What no Parker?! – I know readers were expecting me to cover the pen that moved me on from that one manufacturer and kindled the start of my collecting, however as previously mentioned I had bought a Lamy as a second pen to use with red ink a few years before (and strictly speaking I had previously owned some cheap Reynolds pens bought from hypermarkets in France).Continue reading
Just a quick note to explain my unusual level of quietness over the last few weeks. Anyone who has access to my Facebook account will know the reasons why but at present I’m coming to the end of a period where I’ve put my family first and played catch up. I will try to post a ‘Pens from My Past’ item within the next few days.
As a kid I have memories of my father, an architect, trying to clean out and get ink to flow from his Rotring Isograph pens. The issue was the need to use a dark permanent ink, traditionally in the UK Indian Ink (known as India Ink in the USA). This would quickly dry in the pen, clogging it. I have no clue if capillary/tube nibbed pens are easier to clean than more traditional fountain pens but it always seemed to be messy and a cause of frustration.Continue reading
In some respects this was a key pen for me. This was the first fountain pen I bought with my own money (as opposed to being a present or using holiday money, the latter being used a few times on cheap French hypermarket sourced pens). Based on where I was working at the time it will have been around 2003-2005, though where I bought it from I no longer remember.Continue reading
Just a quick update to say the final three will be covered later. Both the Parkers are inked and being used, but I’m taking a break and will go back to reviewing new and recent pens and those I think will be of interest to you (or which I have been asked to cover).
While I don’t think this was my first pen, the Parker 25 set certainly saw me through much of my teen school days. I’m certain at one point I had most, if not all the pens in the range, though alas at present I can not find the fibre tip or roller ball. Thus below you’ll be able to see two of my two fountain pens, plus the propelling pencil and ballpoint.Continue reading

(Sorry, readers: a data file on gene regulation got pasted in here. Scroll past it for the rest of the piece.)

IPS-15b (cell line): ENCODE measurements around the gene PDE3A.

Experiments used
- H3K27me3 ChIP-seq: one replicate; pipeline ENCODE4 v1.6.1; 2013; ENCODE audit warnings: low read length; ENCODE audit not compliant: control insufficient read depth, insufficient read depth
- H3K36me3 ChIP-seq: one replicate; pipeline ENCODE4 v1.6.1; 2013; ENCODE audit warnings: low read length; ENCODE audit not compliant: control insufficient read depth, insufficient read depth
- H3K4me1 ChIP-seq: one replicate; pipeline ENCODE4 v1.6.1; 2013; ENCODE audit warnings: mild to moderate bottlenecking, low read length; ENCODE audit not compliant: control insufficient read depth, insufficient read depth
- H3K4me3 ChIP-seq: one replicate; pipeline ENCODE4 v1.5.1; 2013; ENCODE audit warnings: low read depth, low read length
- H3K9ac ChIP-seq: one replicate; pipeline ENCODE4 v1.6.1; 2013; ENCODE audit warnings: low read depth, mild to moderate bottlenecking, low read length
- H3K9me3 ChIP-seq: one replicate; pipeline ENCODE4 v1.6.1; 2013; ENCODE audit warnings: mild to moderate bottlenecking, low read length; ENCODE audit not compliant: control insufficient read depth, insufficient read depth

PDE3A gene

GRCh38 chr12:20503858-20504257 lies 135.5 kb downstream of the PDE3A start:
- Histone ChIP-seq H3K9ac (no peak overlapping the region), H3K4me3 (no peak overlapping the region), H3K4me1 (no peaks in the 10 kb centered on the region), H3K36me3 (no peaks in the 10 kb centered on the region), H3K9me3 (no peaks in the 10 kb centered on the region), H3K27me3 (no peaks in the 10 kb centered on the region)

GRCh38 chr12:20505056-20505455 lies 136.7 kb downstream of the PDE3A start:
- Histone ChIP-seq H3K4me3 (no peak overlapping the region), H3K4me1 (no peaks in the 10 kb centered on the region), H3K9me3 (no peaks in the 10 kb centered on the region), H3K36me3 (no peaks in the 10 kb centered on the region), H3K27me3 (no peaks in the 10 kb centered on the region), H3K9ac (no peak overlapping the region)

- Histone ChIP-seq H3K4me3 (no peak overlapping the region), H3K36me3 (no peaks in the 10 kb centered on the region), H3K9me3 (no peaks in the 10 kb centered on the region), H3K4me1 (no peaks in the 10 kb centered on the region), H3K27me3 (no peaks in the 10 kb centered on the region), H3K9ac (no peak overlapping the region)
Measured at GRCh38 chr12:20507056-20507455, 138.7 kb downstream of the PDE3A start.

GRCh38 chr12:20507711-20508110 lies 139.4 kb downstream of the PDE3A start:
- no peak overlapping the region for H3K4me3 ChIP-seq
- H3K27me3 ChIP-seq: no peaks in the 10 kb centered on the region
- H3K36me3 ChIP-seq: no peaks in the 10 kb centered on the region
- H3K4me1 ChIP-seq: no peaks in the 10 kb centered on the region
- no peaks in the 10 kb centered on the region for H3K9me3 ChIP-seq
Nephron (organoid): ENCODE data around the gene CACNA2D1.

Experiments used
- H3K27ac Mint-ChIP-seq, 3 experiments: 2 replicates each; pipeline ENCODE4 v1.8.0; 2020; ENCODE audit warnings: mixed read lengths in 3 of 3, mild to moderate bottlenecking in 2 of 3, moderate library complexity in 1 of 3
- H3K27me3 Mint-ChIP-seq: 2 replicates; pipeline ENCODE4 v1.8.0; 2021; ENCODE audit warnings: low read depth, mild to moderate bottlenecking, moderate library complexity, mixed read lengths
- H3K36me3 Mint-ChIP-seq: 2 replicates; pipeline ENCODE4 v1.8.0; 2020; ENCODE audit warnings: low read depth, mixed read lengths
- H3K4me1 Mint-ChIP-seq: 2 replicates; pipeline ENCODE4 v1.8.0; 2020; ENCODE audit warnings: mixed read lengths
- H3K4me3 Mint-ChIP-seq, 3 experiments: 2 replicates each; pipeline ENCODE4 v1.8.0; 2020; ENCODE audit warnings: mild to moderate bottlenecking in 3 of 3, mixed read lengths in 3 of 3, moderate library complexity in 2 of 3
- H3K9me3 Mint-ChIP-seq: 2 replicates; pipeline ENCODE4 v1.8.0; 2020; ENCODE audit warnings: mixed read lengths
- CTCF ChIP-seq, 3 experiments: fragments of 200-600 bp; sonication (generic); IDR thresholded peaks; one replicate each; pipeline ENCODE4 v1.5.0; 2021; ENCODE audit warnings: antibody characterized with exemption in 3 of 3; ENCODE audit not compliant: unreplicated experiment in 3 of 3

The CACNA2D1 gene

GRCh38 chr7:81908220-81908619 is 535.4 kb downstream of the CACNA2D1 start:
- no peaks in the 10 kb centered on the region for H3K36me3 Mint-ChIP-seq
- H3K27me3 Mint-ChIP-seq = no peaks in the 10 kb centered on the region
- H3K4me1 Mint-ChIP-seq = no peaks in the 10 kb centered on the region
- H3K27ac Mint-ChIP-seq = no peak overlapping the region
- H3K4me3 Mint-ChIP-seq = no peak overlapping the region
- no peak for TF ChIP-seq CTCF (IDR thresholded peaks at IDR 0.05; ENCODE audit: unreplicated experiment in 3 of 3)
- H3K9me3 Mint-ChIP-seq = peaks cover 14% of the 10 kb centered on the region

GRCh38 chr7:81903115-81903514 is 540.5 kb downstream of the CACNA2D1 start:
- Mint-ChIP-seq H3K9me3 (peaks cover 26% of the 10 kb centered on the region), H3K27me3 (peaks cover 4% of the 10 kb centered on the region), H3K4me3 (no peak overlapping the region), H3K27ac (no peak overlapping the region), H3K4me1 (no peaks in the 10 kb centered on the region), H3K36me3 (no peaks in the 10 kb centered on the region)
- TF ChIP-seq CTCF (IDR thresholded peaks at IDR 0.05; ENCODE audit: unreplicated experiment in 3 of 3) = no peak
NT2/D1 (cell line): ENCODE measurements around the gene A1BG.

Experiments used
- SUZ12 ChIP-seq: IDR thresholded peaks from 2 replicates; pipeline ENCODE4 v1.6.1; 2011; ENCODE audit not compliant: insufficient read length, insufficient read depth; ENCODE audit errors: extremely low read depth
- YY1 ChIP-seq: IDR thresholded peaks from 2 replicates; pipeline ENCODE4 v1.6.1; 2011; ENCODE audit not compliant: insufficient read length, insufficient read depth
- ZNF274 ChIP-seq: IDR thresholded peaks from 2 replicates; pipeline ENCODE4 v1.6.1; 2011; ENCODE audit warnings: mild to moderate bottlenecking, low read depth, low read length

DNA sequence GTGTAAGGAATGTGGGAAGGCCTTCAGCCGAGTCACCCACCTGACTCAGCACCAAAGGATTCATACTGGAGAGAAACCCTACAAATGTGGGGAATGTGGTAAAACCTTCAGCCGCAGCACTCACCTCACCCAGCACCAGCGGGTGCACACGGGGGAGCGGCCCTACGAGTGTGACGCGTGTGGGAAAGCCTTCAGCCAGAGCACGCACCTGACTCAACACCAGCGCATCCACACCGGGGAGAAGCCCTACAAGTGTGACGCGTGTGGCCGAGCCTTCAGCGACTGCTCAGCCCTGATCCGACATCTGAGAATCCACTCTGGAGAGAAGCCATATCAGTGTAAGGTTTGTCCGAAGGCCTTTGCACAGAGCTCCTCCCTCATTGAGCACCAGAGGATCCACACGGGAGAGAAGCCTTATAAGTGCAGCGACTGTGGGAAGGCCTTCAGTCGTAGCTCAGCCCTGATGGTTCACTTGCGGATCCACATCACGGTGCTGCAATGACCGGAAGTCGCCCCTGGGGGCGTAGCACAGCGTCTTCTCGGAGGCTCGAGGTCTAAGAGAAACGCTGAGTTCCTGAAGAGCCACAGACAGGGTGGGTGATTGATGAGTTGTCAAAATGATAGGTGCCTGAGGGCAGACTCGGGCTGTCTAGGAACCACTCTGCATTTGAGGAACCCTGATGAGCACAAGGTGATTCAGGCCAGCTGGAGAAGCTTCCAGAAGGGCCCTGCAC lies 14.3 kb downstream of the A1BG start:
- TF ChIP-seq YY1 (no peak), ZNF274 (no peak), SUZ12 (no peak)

If you’re a follower of the big pen blogs or a regular at US pen shows then it is hard to miss Yoshi Nakama’s pens sold under the 18111 brand. Each unique, made by laser engraving acrylic then filling in the pattern with gold, silver, and coloured dusts, before lacquering over and polishing. Almost a modern version of the Japanese Maki-e art. In addition the pens come with roll stops, each of which is made by making a 3-D printed template, creating a mould, then casting in brass.Continue reading
Quite possible the seminal Parker fountain pen. First produced in 1941, introducing the concept of the hooded nib and with a production run in multiple countries which lasted for just over 30 years, this must be one of the best known modern day writing implements. Too young to have received a 51 before they stopped production, I came in to possession of mine after my paternal grand father died in the late 1970s/early 1980s (think I was 10-12 at the time).Continue reading
Mid 1982 and I received a present from either relations or friends of the family. A Parker 45 Harlequin fountain pen and ball point set, complete in a brown and beige hinged box. The latter in hindsight was appropriate to a young teenager for the Flighter, as the Parker 45 was also known, looked distinctly dated compared to the modern and edgy 25s I was using at school.Continue reading